Probably not, the New Structural Economics won’t make it as far as becoming a new consensus in development economics. But the debate triggered by the Chief Economist of the World Bank  Justin Yifu Lin is an interesting one.

The NSE is basically a milder version of economic structuralism, an approach from the ’60s and ’70s that entailed strong state interventions in the economy, import-substitution and protection of domestic industries. The “New Structural Economics” makes a step closer to the  “Washington Consensus”  as it believes that markets are the best mechanism for allocating resources. At the same time, however, it says that governments must play a central role in facilitating industrial upgrading and structural change -not in all sectors of the economy, but only in those where the country has a comparative advantage. In other words, governments must “follow” markets, not “lead” them wherever they hope to succeed.

Lin summarizes the principles of NSE in three points (the ungated older version of the paper is here):

First, an economy’s structure of factor endowments evolves from one level of development to another. Therefore, the optimal industrial structure of a given economy will be different at different levels of development. Each industrial structure requires corresponding infrastructure (both “hard” and “soft”) to facilitate its operations and transactions.

Second, each level of economic development is a point along the continuum from a low-income agrarian economy to a high-income industrialized economy, not a dichotomy of two economic development levels (“poor” versus “rich” or “developing” versus “industrialized”). Industrial upgrading and infrastructure improvement targets in developing countries should not necessarily draw from those that exist in high-income countries.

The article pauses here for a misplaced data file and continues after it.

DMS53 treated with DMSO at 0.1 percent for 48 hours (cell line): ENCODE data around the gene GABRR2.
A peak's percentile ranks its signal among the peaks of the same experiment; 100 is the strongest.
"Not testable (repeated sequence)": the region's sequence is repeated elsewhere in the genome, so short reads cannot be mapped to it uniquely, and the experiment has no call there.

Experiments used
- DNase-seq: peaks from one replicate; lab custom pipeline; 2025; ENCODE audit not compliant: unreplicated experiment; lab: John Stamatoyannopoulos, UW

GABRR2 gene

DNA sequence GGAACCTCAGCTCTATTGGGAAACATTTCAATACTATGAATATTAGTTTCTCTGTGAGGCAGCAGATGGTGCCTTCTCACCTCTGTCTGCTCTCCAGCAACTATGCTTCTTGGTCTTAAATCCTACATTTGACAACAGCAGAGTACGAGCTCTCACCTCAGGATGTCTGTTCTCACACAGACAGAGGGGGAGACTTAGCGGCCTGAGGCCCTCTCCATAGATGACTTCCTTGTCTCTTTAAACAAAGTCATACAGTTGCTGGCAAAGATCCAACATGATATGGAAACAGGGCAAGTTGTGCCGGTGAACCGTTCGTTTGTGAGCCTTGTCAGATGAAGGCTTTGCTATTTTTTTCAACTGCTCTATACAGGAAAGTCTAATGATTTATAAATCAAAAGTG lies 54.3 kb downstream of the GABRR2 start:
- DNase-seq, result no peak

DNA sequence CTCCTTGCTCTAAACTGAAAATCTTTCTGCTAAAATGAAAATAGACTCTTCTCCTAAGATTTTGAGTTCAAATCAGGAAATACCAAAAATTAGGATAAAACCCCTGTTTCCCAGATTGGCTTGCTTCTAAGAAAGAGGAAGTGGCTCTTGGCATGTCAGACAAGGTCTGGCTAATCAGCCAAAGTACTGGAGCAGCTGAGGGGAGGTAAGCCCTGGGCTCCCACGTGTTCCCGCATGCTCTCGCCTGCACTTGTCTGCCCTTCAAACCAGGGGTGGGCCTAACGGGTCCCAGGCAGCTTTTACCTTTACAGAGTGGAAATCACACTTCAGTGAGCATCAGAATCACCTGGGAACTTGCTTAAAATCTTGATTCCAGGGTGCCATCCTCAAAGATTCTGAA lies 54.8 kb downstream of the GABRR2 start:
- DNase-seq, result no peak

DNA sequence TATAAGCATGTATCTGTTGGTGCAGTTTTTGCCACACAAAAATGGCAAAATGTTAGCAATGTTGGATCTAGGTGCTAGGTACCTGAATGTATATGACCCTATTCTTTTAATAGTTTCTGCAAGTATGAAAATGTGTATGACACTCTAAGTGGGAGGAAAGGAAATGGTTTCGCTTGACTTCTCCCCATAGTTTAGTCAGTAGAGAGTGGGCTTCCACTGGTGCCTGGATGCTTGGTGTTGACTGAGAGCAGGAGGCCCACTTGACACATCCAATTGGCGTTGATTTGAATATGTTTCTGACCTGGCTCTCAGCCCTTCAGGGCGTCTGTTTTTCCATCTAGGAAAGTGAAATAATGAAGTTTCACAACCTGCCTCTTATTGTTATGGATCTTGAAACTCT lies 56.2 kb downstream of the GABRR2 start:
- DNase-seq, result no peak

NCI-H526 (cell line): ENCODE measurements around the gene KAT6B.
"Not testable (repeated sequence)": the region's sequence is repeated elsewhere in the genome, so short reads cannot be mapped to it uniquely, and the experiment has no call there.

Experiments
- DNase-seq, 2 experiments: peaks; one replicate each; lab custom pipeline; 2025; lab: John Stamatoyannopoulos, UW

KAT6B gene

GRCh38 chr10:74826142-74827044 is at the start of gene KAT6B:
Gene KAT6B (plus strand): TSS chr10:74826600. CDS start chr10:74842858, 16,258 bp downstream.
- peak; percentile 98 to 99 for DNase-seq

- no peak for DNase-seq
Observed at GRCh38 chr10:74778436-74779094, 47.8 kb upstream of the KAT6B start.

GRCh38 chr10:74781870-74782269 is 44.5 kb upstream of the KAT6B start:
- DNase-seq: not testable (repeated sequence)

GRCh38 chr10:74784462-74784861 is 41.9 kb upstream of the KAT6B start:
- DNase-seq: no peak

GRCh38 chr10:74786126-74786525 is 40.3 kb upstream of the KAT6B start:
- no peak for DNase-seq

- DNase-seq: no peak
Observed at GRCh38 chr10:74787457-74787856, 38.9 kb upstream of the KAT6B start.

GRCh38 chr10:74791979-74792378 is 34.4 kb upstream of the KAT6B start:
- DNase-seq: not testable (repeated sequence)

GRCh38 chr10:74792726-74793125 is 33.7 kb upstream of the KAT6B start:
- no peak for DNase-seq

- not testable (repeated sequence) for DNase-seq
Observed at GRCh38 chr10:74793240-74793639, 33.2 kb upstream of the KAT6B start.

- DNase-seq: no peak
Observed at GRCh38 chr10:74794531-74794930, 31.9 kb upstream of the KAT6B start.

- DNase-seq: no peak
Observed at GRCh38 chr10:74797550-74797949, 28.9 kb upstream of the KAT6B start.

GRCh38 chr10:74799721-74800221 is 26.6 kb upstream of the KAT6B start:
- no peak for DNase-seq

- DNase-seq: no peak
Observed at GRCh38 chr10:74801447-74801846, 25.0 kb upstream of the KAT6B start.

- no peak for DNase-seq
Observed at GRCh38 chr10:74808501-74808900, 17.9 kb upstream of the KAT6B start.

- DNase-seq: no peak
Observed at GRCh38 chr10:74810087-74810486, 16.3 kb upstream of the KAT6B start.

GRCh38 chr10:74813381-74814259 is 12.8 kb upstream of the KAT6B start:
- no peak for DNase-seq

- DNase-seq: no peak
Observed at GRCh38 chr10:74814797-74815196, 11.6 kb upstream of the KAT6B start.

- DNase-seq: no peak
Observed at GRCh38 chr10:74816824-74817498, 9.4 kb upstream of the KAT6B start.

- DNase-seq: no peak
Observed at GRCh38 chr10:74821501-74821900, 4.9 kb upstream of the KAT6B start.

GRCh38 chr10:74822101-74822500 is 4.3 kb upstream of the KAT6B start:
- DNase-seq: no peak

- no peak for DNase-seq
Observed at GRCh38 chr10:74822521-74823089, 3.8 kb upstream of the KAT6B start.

Third, at each given level of development, the market is the basic mechanism for effective resource allocation. However, economic development as a dynamic process requires industrial upgrading and corresponding improvements in “hard” and “soft” infrastructure at each level. Such upgrading entails large externalities to firms’ transaction costs and returns to capital investment. Thus, in addition to an effective market mechanism, the government should play an active role in facilitating industrial upgrading and infrastructure improvements.

This topic hasn’t “trickled down” yet from academic circles to the blogosphere (or did I miss something?) but several thought-leaders have commented on the issue.

Dani Rodrik, for example, agrees with most arguments but criticizes the idea of following strictly the comparative advantage:

Lin doesn’t want governments to employ “conventional” import substitution strategies to build capital-intensive industries which “are not consistent with the country’s comparative advantage.” But isn’t building industries that defy comparative advantage what Japan and South Korea did, in their time? Isn’t it what China has been doing, and quite successfully, for some time now? According to my calculations, the export bundle of China is that of a country between three and six times richer. If China, with its huge surplus of agricultural labor, were to specialize in the type of products that its factor endowments recommend, would it now be exporting the advanced products that it is?

Anne Krueger criticizes Lin’s excessive focus on industrial expansion for development:

Lin’s NSE seems to equate growth with industrial expansion, ignoring the importance of increased productivity of the large fraction of the labor force (and of land) in rural areas. Failure to invest in agricultural research and development and in rural health and education has been a major weakness of many countries’ development strategies. While strides have been made in reducing discrimination against agriculture, the NSE as exposited by Lin would appear to support the industrial and urban bias that has itself constituted a very large distortion in some countries.

I would like to see some more commentaries on the topic. Hopefully now that the World Bank President has been chosen, there will be more space for some  good-old policy debate.

If you are interested in the book, you can find it here.

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